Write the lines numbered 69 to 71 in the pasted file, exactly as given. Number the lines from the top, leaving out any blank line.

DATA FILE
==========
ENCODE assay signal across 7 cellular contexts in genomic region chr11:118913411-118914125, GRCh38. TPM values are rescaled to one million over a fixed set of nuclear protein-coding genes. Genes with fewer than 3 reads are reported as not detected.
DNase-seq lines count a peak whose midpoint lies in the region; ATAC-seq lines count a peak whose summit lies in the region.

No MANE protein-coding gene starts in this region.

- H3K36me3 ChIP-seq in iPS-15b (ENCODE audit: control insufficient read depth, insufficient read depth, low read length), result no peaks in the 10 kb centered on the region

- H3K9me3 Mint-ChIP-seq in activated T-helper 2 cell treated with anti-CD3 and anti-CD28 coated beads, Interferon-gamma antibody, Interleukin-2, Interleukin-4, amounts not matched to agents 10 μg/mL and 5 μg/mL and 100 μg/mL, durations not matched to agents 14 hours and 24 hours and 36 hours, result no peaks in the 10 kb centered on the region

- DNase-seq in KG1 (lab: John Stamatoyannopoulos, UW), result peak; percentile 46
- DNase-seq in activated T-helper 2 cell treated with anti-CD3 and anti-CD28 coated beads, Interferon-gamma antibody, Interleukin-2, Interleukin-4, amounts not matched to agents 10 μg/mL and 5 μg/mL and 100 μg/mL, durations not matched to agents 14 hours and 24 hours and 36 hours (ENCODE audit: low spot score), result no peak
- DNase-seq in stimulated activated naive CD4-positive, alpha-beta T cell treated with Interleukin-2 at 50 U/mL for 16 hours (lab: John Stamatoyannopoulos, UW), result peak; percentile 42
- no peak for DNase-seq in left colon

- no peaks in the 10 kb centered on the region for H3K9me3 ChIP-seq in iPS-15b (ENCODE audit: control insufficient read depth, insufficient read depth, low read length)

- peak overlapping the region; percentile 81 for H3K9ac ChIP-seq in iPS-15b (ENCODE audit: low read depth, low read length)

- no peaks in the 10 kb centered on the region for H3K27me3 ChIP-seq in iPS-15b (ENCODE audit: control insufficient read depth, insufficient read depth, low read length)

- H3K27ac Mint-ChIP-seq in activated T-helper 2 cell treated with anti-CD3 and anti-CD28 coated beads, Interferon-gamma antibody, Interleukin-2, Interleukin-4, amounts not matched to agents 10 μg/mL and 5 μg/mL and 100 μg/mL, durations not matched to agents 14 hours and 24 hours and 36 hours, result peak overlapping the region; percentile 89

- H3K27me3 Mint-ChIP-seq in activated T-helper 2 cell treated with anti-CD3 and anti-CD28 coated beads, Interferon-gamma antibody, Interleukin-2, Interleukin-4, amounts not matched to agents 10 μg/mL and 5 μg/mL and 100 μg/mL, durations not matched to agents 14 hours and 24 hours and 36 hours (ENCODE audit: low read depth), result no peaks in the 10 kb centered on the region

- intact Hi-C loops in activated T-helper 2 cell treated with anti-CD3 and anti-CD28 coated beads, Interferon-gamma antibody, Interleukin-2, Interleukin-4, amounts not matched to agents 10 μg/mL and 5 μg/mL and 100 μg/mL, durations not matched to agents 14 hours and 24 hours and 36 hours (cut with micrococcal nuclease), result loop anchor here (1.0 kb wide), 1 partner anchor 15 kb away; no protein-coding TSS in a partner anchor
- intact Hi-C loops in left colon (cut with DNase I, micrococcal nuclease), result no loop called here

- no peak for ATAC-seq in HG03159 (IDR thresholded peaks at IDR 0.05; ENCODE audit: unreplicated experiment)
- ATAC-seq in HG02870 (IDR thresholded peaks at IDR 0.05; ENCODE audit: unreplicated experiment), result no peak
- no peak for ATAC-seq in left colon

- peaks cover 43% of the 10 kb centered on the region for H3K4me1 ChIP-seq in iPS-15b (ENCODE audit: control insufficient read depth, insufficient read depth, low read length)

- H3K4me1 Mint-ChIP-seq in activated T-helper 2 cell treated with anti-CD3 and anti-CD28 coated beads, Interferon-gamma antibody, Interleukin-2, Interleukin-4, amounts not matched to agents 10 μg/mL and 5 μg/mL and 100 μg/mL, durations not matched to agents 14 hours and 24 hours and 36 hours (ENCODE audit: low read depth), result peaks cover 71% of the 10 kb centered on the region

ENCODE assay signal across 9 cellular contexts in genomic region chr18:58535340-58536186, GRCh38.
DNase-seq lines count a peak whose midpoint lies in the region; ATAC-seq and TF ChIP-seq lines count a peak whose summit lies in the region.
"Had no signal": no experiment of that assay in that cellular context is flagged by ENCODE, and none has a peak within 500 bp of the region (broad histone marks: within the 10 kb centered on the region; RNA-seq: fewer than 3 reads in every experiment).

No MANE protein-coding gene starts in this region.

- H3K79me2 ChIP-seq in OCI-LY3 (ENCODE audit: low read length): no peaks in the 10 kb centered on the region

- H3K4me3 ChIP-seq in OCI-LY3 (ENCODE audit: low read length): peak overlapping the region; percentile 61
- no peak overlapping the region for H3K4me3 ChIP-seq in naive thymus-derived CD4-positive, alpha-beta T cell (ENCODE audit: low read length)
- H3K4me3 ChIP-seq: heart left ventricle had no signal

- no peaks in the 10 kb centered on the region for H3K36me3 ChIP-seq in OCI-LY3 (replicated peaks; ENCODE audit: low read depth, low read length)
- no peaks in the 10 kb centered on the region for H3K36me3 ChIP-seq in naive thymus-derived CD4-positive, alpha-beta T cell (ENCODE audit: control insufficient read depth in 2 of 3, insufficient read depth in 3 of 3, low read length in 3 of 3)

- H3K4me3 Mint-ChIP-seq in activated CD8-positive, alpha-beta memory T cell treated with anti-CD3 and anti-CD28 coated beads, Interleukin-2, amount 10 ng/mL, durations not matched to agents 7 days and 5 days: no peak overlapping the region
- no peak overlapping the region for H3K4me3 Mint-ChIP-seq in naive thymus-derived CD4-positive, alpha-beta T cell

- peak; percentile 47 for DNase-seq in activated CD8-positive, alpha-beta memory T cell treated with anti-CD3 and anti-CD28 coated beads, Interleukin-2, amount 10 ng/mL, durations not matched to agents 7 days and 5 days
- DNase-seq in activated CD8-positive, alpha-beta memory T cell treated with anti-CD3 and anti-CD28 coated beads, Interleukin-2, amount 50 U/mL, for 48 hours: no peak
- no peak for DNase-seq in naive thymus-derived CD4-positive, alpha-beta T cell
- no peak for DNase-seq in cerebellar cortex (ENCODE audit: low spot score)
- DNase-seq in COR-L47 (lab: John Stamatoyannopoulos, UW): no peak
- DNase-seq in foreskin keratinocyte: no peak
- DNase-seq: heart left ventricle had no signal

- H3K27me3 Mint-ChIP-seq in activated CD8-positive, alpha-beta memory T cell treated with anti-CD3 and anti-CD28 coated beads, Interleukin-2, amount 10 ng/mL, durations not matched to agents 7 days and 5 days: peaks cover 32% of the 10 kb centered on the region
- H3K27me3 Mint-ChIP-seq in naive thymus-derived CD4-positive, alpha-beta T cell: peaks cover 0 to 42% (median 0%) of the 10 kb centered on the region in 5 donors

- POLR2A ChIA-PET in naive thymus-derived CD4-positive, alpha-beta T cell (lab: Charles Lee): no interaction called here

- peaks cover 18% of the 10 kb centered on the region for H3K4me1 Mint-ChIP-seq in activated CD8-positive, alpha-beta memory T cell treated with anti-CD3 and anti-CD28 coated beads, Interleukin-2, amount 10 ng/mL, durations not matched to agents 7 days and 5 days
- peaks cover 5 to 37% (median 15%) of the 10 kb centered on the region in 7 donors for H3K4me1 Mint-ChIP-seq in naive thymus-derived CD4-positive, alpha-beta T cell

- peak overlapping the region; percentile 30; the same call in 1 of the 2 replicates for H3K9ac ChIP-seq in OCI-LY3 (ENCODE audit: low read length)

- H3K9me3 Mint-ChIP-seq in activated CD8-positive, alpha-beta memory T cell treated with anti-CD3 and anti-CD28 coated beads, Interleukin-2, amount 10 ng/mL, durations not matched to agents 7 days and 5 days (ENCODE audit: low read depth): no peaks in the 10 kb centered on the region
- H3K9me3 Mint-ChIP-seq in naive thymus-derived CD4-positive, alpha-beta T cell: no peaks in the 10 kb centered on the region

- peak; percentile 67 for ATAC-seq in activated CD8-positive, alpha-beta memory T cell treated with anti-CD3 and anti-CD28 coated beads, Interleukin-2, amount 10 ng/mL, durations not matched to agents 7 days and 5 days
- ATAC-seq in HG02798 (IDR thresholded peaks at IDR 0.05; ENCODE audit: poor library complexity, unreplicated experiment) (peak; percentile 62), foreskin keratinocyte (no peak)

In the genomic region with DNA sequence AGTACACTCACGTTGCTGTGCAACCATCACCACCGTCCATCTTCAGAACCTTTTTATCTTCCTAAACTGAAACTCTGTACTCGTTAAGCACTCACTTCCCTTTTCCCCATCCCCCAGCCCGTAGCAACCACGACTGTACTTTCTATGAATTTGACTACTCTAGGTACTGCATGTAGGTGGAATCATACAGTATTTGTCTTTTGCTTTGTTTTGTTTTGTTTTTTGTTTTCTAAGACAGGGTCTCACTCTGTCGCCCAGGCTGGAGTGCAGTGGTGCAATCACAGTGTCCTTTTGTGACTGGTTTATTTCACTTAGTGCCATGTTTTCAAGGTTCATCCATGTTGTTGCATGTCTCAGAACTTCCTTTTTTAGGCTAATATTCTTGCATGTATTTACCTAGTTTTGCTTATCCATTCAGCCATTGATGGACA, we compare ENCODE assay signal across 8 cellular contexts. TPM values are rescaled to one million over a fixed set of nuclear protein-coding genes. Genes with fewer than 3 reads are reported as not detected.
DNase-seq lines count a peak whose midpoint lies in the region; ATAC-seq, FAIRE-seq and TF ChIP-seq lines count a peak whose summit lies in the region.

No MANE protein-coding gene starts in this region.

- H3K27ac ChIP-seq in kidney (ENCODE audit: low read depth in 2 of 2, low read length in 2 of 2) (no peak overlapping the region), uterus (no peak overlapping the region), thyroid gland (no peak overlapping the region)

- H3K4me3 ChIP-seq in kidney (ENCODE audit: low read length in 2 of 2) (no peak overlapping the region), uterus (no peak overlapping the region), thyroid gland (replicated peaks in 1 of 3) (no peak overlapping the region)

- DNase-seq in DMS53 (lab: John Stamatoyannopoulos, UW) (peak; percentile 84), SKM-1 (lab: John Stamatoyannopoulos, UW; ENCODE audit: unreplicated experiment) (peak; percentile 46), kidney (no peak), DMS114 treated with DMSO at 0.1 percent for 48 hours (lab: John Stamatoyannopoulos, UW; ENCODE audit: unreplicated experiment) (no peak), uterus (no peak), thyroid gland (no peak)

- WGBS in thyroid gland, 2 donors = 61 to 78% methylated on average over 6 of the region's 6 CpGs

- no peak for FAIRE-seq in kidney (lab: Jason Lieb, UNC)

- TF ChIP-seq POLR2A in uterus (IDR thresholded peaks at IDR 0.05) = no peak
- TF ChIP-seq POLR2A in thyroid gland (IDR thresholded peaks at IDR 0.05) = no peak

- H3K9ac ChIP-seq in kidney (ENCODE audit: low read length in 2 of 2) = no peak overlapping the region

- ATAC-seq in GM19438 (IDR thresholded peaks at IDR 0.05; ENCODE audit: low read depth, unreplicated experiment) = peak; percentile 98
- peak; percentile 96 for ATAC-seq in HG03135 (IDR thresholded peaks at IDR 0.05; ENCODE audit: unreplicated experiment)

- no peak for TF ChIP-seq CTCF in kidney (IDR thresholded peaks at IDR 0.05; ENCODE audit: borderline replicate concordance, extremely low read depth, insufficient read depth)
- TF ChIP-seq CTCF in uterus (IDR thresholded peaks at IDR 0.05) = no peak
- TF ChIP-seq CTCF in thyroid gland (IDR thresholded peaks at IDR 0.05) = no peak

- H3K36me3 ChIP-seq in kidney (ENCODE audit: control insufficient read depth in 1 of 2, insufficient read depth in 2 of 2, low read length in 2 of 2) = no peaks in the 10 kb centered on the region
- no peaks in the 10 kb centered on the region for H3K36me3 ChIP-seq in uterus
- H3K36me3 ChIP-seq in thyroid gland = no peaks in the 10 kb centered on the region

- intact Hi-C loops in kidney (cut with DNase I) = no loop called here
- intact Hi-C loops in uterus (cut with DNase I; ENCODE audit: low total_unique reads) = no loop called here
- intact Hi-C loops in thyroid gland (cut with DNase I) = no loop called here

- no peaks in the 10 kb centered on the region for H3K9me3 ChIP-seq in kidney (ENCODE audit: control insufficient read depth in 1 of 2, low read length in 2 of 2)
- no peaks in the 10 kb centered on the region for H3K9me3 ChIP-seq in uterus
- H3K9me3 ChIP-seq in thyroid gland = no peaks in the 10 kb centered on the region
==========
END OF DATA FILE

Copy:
- H3K36me3 ChIP-seq in thyroid gland = no peaks in the 10 kb centered on the region

- intact Hi-C loops in kidney (cut with DNase I) = no loop called here
- intact Hi-C loops in uterus (cut with DNase I; ENCODE audit: low total_unique reads) = no loop called here